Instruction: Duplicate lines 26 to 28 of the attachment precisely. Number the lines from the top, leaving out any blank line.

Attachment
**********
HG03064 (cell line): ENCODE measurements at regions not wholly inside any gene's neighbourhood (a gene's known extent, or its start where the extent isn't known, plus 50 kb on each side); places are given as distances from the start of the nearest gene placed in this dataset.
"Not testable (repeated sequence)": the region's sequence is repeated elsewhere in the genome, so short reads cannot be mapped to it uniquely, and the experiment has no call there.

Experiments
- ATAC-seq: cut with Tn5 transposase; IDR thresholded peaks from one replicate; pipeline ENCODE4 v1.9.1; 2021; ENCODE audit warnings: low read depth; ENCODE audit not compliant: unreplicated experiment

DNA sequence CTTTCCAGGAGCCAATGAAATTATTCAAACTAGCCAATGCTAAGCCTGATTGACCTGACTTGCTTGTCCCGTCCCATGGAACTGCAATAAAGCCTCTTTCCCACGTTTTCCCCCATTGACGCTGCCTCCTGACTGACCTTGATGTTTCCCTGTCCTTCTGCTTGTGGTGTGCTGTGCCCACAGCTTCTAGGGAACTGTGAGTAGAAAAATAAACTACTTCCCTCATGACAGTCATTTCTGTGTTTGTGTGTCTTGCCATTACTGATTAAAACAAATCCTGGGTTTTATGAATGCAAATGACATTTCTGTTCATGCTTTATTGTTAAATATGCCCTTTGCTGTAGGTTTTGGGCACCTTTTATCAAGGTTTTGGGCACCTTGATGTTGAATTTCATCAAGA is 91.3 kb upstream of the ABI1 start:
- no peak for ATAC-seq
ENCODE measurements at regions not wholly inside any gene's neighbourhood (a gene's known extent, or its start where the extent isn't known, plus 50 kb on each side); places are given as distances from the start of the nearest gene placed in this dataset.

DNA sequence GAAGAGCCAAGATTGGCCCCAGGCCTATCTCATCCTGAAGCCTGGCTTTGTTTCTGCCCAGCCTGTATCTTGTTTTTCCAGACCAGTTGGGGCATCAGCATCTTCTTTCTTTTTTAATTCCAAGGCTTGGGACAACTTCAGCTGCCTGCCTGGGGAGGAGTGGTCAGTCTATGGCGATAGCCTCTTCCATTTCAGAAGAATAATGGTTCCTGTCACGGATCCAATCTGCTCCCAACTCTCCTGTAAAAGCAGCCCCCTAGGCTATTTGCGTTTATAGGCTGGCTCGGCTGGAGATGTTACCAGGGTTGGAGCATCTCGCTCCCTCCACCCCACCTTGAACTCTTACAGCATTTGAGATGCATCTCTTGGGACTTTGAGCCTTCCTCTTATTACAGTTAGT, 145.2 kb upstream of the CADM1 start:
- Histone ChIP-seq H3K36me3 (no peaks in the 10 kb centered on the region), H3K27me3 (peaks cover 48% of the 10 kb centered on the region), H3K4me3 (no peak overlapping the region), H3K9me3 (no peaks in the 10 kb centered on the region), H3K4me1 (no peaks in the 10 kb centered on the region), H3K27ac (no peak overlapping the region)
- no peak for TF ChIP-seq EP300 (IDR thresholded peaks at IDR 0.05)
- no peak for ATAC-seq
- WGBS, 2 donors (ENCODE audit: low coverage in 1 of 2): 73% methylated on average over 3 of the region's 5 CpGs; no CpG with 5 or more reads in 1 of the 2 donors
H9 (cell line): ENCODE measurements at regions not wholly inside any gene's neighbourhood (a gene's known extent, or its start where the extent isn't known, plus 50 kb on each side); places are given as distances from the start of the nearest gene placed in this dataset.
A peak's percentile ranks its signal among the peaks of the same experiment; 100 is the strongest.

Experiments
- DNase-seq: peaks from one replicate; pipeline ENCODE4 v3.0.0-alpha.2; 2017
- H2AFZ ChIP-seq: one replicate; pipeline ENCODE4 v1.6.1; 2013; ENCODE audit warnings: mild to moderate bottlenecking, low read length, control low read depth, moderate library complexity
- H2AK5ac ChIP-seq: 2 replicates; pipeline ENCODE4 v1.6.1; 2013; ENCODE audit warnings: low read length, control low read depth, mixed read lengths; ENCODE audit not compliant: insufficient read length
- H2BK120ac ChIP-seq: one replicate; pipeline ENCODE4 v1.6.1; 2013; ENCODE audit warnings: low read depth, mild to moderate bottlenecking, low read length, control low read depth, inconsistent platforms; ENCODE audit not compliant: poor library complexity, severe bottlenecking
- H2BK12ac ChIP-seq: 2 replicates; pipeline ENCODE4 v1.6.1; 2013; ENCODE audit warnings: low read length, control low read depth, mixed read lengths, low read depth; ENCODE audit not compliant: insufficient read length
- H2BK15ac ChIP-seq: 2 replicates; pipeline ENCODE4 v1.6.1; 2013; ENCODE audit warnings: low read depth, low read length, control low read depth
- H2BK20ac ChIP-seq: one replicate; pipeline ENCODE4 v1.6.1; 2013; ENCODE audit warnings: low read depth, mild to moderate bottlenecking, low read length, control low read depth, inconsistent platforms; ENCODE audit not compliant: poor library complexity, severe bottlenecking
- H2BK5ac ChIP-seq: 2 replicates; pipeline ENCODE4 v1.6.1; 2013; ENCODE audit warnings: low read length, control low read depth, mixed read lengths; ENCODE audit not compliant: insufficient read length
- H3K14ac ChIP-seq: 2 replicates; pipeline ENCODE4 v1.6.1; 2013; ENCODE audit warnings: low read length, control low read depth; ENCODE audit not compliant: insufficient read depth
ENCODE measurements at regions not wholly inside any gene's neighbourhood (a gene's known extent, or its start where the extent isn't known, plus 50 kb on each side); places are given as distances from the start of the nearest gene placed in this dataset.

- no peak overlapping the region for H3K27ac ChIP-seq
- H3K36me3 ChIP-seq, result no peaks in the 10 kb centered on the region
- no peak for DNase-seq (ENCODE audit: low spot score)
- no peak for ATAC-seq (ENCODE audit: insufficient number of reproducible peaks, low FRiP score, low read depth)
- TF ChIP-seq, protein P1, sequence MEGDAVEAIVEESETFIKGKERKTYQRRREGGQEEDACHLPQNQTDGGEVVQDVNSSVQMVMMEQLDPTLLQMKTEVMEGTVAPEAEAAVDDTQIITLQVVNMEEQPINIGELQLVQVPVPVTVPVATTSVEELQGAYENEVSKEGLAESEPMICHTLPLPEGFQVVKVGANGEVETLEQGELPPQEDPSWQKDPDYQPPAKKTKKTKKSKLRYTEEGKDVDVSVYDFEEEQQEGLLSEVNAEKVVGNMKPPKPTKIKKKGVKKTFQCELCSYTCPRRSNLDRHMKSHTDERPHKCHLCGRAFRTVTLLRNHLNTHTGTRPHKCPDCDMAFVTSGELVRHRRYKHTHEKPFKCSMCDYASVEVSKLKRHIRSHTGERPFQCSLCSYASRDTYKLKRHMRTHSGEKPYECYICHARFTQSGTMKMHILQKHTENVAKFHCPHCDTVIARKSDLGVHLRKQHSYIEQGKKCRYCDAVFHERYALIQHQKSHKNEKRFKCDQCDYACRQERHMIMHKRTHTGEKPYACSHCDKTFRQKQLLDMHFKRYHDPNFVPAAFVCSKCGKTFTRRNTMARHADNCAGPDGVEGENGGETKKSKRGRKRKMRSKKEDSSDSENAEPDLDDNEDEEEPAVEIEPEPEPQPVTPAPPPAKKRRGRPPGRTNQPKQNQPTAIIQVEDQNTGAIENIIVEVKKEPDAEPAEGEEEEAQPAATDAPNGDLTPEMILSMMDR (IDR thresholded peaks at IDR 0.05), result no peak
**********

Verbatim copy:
- no peak overlapping the region for H3K27ac ChIP-seq
- H3K36me3 ChIP-seq, result no peaks in the 10 kb centered on the region
- no peak for DNase-seq (ENCODE audit: low spot score)